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Michael Corbett's Blog

By Michael Corbett | Real Estate Pro in Los Angeles, CA

The Best Mortgages for Today’s New Market

Today Trulia launched the Trulia Mortgage Center, available online and on dedicated iPhone and iPad apps, to help prospective homebuyers and current homeowners get personalized, real-time mortgage rate quotes. In honor of our newest offering, I wanted to talk about the best mortgages for today's market. 


The Traditional 30- or 15-Year Fixed Mortgage
I always recommend that you get a 15- or 30-year fixed mortgage—even if you are planning to stay in your new home for only a short while. You never know what may happen in your life, and you want to know that you have a safe and consistent mortgage payment every month for the life of the loan.

Once again, I am dating myself, but I am willing to suffer the label of old age if it saves you from financial ruin ten years from now. Interest rates do not always hover around 5 and 6 percent. Oh, no. It may seem unbelievable to you today, but I remember buying a property and being thrilled that I was able to lock in a fixed rate at only 12.5 percent! That’s right, within the past few decades, interest rates have actually gone to over 14 percent. And that could easily happen again.

I want you to have the confidence that the mortgage payment amount you have today will be the mortgage payment amount you’ll be paying ten or fifteen years from now, no matter what the market or the economy is doing.


The Next Best Mortgages for Today’s New Market

The Adjustable Rate Mortgage (ARM)
There are many variations of an adjustable rate mortgage, or ARM. But the common denominator is that the interest rate and payment can change over the term of the loan. It can start low, which helps you qualify when rates are high, and then it adjusts in one, three, five, or seven years. But as we’ve already seen, you cannot predict how high the adjustment will go—potentially pushing you further and further away from what’s affordable. Which is why these loans are not ideal.

The interest rate on an ARM is linked to an economic index. Common indexes used by lenders include the activity of one, three, and five-year Treasury securities, but there are many others. Each ARM is linked to a specific index, which dictates changes in your rate—periodically adjusting up or down as the relevant index changes. A standard ARM will adjust and rise or fall monthly depending upon the current market rates. You may see an ARM described with figures such as 1-2, 1-1, 3-1, and 5-1. These are fixed-rate adjustable mortgages. The first figure in each set refers to the initial period of the loan, during which your interest rate will stay the same as it was on the day you signed your loan papers. The second number is the adjustment period, showing how often adjustments can be made to the rate after the initial period has ended. Thus, if you have a 5-1 loan, your payment will be the same or fixed for the first five years, but after that, it will readjust every year to the current market rate, for the life of the loan.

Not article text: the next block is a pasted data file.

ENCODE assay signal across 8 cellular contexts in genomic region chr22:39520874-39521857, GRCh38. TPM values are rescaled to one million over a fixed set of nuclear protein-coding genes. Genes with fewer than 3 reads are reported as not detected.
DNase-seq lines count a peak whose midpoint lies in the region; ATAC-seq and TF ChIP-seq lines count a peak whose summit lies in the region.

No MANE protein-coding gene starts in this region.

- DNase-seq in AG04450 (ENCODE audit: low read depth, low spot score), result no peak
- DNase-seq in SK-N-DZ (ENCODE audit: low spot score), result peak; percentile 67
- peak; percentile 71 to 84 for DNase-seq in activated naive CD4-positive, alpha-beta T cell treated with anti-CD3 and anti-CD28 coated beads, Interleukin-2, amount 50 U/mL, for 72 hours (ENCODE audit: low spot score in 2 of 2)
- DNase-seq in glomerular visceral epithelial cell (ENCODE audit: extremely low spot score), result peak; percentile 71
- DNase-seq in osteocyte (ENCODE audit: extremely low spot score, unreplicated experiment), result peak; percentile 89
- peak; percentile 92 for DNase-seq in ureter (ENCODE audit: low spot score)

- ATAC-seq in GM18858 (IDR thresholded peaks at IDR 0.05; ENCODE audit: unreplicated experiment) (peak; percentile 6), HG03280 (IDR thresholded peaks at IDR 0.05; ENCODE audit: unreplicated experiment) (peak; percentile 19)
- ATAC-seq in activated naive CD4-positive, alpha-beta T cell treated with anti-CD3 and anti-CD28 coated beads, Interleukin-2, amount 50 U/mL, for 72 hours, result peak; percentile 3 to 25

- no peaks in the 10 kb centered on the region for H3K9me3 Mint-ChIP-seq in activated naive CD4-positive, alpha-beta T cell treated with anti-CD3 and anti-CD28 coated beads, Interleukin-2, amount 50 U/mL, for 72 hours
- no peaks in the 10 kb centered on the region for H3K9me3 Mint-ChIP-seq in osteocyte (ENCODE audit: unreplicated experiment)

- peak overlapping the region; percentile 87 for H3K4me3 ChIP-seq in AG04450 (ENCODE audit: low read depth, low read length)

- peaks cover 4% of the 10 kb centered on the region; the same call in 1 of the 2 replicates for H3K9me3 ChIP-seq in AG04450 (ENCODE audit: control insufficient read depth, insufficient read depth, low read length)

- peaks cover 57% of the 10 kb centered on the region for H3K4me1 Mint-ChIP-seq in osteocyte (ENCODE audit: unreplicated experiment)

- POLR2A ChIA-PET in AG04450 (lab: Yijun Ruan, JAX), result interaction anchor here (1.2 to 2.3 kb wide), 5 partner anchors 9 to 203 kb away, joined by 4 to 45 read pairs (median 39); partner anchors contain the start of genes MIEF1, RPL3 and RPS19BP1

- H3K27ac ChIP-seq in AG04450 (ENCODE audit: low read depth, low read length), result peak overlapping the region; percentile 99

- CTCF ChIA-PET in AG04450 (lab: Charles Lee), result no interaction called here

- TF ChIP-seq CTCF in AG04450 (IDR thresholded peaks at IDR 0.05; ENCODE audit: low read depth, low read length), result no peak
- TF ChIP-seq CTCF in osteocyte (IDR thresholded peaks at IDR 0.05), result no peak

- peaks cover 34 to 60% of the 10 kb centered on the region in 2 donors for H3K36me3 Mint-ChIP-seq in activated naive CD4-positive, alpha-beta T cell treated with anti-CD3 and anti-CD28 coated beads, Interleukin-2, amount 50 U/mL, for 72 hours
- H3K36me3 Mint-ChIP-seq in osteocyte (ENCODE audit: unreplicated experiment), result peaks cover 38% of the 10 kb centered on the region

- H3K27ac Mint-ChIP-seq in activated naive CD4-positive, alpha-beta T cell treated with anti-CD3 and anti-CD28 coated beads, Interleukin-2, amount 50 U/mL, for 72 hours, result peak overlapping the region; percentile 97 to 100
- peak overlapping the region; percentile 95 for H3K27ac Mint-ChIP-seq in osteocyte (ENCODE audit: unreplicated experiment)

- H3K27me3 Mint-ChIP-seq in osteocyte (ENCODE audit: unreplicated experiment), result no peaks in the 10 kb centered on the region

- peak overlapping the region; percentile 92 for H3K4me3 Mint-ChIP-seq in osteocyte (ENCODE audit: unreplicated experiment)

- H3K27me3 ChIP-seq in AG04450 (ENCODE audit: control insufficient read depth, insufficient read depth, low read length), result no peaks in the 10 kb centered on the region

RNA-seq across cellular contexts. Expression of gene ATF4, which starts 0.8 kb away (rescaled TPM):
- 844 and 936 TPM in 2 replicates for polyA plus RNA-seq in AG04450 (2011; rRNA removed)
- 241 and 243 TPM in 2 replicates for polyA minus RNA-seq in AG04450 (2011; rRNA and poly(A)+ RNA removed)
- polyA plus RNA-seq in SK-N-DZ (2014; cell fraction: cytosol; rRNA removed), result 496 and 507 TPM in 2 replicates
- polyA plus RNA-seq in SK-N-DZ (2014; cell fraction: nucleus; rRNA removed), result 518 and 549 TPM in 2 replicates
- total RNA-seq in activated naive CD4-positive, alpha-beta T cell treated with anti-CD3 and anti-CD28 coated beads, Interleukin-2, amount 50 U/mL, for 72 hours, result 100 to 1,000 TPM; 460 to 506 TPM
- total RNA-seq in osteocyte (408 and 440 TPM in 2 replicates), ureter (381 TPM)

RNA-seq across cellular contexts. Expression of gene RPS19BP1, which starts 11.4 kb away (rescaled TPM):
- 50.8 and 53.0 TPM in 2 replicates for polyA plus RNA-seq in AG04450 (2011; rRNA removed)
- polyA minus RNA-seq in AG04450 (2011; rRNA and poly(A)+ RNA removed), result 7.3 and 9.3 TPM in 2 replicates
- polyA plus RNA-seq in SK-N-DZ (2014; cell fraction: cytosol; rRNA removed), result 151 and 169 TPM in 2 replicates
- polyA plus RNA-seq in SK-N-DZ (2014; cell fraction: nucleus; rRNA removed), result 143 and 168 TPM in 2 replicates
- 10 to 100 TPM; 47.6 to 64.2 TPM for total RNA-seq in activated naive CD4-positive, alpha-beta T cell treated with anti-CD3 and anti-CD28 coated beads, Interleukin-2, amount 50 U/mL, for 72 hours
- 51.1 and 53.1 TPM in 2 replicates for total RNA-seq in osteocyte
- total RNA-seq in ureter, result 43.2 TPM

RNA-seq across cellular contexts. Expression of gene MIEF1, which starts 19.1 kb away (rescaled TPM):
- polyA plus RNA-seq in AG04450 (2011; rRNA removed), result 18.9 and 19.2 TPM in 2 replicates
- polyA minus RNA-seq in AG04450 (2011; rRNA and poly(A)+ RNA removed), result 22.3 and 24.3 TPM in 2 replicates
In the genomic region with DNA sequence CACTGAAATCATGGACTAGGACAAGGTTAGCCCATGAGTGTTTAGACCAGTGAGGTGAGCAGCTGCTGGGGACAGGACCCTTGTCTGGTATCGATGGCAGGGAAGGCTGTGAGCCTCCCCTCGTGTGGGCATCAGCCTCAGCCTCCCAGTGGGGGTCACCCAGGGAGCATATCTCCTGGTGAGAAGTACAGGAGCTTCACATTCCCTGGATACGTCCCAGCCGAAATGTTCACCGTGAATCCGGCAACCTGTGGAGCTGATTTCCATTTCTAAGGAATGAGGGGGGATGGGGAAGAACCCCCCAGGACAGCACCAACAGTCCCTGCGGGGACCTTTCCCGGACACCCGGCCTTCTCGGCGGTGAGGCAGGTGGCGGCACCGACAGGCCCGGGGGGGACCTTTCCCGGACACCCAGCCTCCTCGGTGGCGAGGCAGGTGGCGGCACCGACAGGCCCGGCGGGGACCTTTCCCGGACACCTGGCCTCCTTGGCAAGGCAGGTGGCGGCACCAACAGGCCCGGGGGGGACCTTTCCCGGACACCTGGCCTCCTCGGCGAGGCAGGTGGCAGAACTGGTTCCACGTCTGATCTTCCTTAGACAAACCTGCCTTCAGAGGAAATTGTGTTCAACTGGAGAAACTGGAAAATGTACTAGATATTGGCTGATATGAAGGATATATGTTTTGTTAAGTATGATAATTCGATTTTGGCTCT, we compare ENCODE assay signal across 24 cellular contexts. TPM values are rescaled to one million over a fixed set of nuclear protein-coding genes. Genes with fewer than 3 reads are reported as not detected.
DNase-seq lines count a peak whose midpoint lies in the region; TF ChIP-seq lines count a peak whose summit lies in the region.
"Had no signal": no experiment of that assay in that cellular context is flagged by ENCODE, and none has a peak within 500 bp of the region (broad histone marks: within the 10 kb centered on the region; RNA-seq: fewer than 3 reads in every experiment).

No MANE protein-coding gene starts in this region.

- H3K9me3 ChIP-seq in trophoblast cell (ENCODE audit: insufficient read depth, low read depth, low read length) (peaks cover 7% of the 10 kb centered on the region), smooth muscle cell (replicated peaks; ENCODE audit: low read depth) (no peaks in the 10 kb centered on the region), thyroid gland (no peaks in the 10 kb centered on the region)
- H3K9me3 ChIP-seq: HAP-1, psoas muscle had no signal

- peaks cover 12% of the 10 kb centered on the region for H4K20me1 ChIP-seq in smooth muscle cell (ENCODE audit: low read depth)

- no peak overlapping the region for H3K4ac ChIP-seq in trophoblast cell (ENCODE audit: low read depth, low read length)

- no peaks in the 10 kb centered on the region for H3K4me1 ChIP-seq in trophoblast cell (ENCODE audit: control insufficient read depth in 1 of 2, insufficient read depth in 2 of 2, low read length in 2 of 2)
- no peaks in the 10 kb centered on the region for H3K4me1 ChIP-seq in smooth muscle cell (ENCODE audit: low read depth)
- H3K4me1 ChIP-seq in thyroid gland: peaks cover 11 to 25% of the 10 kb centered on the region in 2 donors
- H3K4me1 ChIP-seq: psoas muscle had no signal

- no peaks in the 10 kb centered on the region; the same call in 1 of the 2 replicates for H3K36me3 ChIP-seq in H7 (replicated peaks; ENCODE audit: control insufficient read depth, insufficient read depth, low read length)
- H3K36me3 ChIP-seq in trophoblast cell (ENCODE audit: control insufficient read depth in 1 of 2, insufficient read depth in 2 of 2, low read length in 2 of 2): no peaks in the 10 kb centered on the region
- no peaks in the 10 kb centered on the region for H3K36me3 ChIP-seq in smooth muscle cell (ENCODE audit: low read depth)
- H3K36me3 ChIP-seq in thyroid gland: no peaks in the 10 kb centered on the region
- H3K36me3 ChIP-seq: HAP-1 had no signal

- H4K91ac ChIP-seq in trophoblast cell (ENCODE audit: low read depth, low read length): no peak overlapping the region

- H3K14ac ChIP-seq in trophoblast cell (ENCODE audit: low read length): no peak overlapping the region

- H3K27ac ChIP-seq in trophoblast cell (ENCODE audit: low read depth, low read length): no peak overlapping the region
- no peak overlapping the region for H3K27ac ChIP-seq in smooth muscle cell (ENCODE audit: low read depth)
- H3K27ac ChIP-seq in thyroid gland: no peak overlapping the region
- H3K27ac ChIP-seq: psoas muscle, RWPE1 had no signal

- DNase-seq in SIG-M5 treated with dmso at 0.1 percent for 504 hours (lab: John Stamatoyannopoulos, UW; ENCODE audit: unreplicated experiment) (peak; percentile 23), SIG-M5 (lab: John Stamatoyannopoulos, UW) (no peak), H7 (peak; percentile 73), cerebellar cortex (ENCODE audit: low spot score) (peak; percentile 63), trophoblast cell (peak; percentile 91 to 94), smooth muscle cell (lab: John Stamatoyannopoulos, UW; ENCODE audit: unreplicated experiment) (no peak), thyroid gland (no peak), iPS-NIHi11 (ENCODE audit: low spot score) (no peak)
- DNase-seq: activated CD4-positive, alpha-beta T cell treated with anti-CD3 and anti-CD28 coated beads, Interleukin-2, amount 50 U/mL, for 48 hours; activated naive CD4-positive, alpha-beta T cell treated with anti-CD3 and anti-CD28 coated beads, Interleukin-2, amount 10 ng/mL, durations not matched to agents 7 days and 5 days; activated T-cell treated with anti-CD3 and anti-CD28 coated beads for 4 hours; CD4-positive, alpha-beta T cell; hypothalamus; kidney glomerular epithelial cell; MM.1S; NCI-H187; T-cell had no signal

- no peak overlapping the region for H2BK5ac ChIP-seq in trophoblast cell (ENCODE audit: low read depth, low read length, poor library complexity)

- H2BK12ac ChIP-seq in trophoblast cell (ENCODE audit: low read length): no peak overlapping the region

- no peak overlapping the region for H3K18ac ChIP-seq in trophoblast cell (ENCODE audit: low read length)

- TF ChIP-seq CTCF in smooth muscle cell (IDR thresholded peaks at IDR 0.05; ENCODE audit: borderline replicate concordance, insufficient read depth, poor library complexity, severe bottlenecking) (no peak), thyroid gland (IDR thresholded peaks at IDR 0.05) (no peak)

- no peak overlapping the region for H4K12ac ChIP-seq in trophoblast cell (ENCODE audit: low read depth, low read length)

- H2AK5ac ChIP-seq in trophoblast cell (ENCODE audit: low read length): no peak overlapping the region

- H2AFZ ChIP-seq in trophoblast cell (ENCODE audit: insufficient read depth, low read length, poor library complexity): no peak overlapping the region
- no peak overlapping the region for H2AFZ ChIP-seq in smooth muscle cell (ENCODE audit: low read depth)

FHA Loans
FHA loans are backed by the Federal Housing Administration and don’t require large down payments, which is why they gained popularity in recent years. I don’t suggest anyone apply for a loan with less than 20 percent down. The fact that these loans will qualify buyers with only 3.5 percent down payments really scares me. And it should scare you, too. If you can only scrape together 3.5 percent for a down payment, then I say you can’t afford and should not buy a house just yet.

That said, I feel I have to at least discuss and explain FHA-backed mortgages because they currently comprise 33 to 36 percent of the market. And many mortgage brokers and banks do offer them. You’ll simply need to go to an FHA-approved lender. Contrary to what you might think, the FHA does not actually make loans or guarantee loans; it insures loans. The insurance removes or minimizes the risk lenders face when buyers put down less than 20 percent. That is why lenders are willing to accept less than 20 percent down from the homebuyers on these loans. Other facts about these loans that you should consider if you want to apply for one:
  • You’ll need a credit score of at least 640. The interest rate you will be offered will reflect your credit score. The lower your credit score, the higher your interest rate and vice versa.
  • You’ll only need to put down at least 3.5 percent, and hopefully you can come up with a lot more . . . please.
  • FHA loans allow for higher debt-to-income levels than lenders conventionally allow. Meaning your income does not need to be as high as it would have to be on a non-FHA loan.
  • You’ll additionally pay mortgage insurance each month, which is at least 0.9 percent of the loan.
  • You’ll need to stay within certain limits with regard to purchase price. FHA-backed loans will only cover up to a certain amount based on location. The current FHA limit has been raised in some counties; in Los Angeles County, for example, the FHA limit is $729,500 (in 2010). However, in Denver, Colorado, it’s only $406,250.

Now that we've discussed the best (and next best) mortgages for today's market, hop over to Trulia's Mortgage Center and check it out. 

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